The effects of inequality on growth through research and development

Seminar Paper, 2019

20 Pages, Grade: 1,0



List of Abbreviations

1 Introduction

2 Related literature
2.1 Endogenous growth
2.2 Inequality, demand and investment incentives

3 The effects of inequality on growth
3.1 Demand induced innovations
3.2 The sources of technological progress
3.3 Competition and IPR policy

4 Conclusion 14 References

List of Abbreviations

Abbildung in dieser Leseprobe nicht enthalten

1 Introduction

The last four decades have seen a clear trend of rising inequality across countries OECD (2015). This observation has initiated an intense debate among researches, policy makers and civil society about the consequences of whether or not to counter­act this trend. Discussions are mostly framed within the conception of an equity ver­sus efficiency trade-off based on the premise that, even if equity might be desirable, some level of inequality is necessary to maintain economic performance incentives. However, recent theoretical and empirical literature has pointed out that inequality might also have negative economic consequences such as lower economic growth. For instance, Neves, Afonso, and Silva (2016) find in a meta-study that 36 out of 41 analyzed estimations suggest a negative effect of inequality on growth, though the average effect of the Gini-coefncient on growth rates seems to be relatively small.

Theorists have argued about different channels through which inequality might af­fect growth, such as political instability (Alberto Alesina and Perotti 1996; Keefer and Knack 2002), redistribution policies (A. Alesina and Rodrik 1994; Persson and Tabellini 1994) or inefficient investments in human and physical capital through mar­ket imperfections (Aghion, Caroli, and Garcia-Pefialosa 1999; Galor and Zeira 1993, respectively). However, Zweimuller (2000a) points out that the role of demand on in­centives to realize productive investments has been so far neglected by the literature. As an answer to this gap, a framework that allows to examine this channel has been elaborated through the works of Zweimuller (2000b), Matsuyama (2002), Foellmi and Zweimuller (2004, 2006, 2017), Foellmi, Wuergler, and Zweimuller (2014), Hati-poglu (2012), among others. The common question that guides this research body is, how does inequality affect economic growth through demand induced innovations?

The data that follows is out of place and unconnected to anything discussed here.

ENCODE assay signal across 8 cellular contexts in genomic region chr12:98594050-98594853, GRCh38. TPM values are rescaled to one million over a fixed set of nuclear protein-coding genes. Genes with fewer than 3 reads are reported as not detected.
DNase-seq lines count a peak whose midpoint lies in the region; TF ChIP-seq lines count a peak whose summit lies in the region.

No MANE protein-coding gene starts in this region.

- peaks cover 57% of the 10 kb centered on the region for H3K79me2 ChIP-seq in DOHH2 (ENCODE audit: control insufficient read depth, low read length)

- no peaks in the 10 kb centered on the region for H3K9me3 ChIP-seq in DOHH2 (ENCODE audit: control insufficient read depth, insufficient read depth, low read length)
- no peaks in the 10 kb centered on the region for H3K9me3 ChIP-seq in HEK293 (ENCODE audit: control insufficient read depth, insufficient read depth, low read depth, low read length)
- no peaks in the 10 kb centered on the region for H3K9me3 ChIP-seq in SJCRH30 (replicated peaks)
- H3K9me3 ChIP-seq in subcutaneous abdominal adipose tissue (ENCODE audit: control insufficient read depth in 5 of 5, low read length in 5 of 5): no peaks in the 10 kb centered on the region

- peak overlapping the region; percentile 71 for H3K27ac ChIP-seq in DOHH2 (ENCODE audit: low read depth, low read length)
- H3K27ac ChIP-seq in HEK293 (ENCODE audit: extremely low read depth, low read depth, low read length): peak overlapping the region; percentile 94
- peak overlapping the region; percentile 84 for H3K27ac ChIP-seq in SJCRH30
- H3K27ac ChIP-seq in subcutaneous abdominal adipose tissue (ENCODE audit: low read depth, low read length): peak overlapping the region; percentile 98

Three elements are commonly present in the approach. The first one is the as­sumption of non-homothetic preferences, meaning that individuals satisfy their basic needs before demanding less necessary "luxurious" goods. Second is the argument that innovation made through investments in research and development increases technological progress, fostering long-term growth. The third one describes how in­come (and wealth) distribution determines profits by shaping the size of the markets and the height of prices for goods produced by innovators.

Foellmi and Zweimuller (2006) combine these elements in a theoretical moden and identify two effects of higher inequality on innovators' profits and therefore on the incentives to undertake growth enhancing investments. First, a negative market size effect is due to reduced demand from lower-income households. Second, a positive price effect is caused by higher willingness to pay of the rich for newly invented goods. They show that, overall, positive price effects dominate, and higher inequality increases growth.

Nonetheless, diverging results can be found in models where different assumptions are made about innovations and the role of competition. For instance, Foellmi, Wuergler, and Zweimiiller (2014) show that including the possibility of cost-reducing process innovation can change the effects of inequality on growth, depending on which type of innovation is more important for total factor productivity. Foellmi and Zweimiiller (2017) argue that the presence of competition can allow market-size effects to dominate and Hatipoglu (2012) finds that finite patent length potentially changes the direction of the effect of higher inequality on growth.